Dr. Chen is a postdoctoral research fellow at the Department of Health Policy in the Stanford School of Medicine. Her research focuses on examining machine learning techniques with novel data sources and is developing new algorithmic fairness and mental health projects.

Professional Education

  • Doctor of Philosophy, University Of Edinburgh (2021)
  • Master of Science, City University Of Hong Kong (2017)
  • Master, The University of Hong Kong, Linguistics (2013)

Lab Affiliations

All Publications

  • The Effect of User Psychology on the Content of Social Media Posts: Originality and Transitions Matter FRONTIERS IN PSYCHOLOGY Chen, L., Magdy, W., Wolters, M. K. 2020; 11: 526


    Multiple studies suggest that frequencies of affective words in social media text are associated with the user's personality and mental health. In this study, we re-examine these associations by looking at the transition patterns of affect. We analyzed the content originality and affect polarity of 4,086 posts from 70 adult Facebook users contributed over 2 months. We studied posting behavior, including silent periods when the user does not post any content. Our results show that more extroverted participants tend to post positive content continuously and that more agreeable participants tend to avoid posting negative content. We also observe that participants with stronger depression symptoms posted more non-original content. We recommend that transitions of affect pattern derived from social media text and content originality should be considered in further studies on mental health, personality, and social media.

    View details for DOI 10.3389/fpsyg.2020.00526

    View details for Web of Science ID 000531623900001

    View details for PubMedID 32372996

    View details for PubMedCentralID PMC7187751

  • Inspecting Vulnerability to Depression From Social Media Affect FRONTIERS IN PSYCHIATRY Chen, L., Cheng, C. K., Gong, T. 2020; 11: 54


    Affect describes a person's feelings or emotions in reaction to stimuli, and affective expressions were found to be related to depression in social media. This study examined the longitudinal pattern of affect on a popular Chinese social media platform: Weibo. We collected 1,664 Chinese Weibo users' self-reported CES-D scores via surveys and 3 years' worth of Weibo posts preceding the surveys. First, we visualized participants' social media affect and found evidence of cognitive vulnerability indicated by affect patterns: Users with high depression symptoms tended to use not only more negative affective words but also more positive affective words long before they developed early depression symptoms. Second, to identify the type of language that is directly predictive of depression symptoms, we observed ruminations from users who experienced specific life events close to the time of survey completion, and we found that: increased use of negative affective words on social media posts, together with the presence of specific stressful life events, increased a person's risk of developing high depression symptoms; and meanwhile, though tending to focus on negative attributes, participants also incorporated problem-solving skills in their ruminations. These findings expand our understanding of social media affect and its relationship with individuals' risks of developing depression symptoms.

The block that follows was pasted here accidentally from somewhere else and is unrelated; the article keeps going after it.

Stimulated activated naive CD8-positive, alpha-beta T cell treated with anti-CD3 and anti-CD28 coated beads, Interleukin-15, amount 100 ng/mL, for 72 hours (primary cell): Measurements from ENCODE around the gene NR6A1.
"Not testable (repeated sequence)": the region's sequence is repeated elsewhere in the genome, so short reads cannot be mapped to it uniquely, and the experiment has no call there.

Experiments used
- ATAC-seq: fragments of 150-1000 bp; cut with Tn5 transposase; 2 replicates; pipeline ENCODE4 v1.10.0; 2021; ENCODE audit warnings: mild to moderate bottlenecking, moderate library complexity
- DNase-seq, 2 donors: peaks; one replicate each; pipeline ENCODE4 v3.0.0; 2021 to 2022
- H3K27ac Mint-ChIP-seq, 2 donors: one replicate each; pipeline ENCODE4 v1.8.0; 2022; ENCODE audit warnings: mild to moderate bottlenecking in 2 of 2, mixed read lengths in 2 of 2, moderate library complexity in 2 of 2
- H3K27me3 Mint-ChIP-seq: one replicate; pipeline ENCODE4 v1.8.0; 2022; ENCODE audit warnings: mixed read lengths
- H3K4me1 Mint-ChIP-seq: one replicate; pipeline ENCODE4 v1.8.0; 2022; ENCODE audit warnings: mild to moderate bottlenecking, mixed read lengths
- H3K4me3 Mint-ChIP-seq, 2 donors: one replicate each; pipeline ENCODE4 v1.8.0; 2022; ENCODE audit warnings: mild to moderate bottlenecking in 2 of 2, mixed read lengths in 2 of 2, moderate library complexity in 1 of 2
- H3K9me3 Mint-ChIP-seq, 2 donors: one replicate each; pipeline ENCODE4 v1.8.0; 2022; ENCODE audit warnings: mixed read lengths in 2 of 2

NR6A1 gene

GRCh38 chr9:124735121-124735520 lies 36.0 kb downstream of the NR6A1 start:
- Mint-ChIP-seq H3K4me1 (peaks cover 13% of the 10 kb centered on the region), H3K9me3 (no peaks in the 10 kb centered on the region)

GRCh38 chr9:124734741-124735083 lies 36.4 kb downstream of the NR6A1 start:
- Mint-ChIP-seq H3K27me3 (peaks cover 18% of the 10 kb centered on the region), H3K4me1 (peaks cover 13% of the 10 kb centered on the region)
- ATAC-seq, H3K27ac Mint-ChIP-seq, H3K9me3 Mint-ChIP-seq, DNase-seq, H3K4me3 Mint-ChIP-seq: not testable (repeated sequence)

View details for DOI 10.3389/fpsyt.2020.00054

    View details for Web of Science ID 000523440100001

    View details for PubMedID 32153438

    View details for PubMedCentralID PMC7047149

  • Building a profile of subjective well-being for social media users PLOS ONE Chen, L., Gong, T., Kosinski, M., Stillwell, D., Davidson, R. L. 2017; 12 (11): e0187278


    Subjective well-being includes 'affect' and 'satisfaction with life' (SWL). This study proposes a unified approach to construct a profile of subjective well-being based on social media language in Facebook status updates. We apply sentiment analysis to generate users' affect scores, and train a random forest model to predict SWL using affect scores and other language features of the status updates. Results show that: the computer-selected features resemble the key predictors of SWL as identified in early studies; the machine-predicted SWL is moderately correlated with the self-reported SWL (r = 0.36, p < 0.01), indicating that language-based assessment can constitute valid SWL measures; the machine-assessed affect scores resemble those reported in a previous experimental study; and the machine-predicted subjective well-being profile can also reflect other psychological traits like depression (r = 0.24, p < 0.01). This study provides important insights for psychological prediction using multiple, machine-assessed components and longitudinal or dense psychological assessment using social media language.

    View details for PubMedID 29135991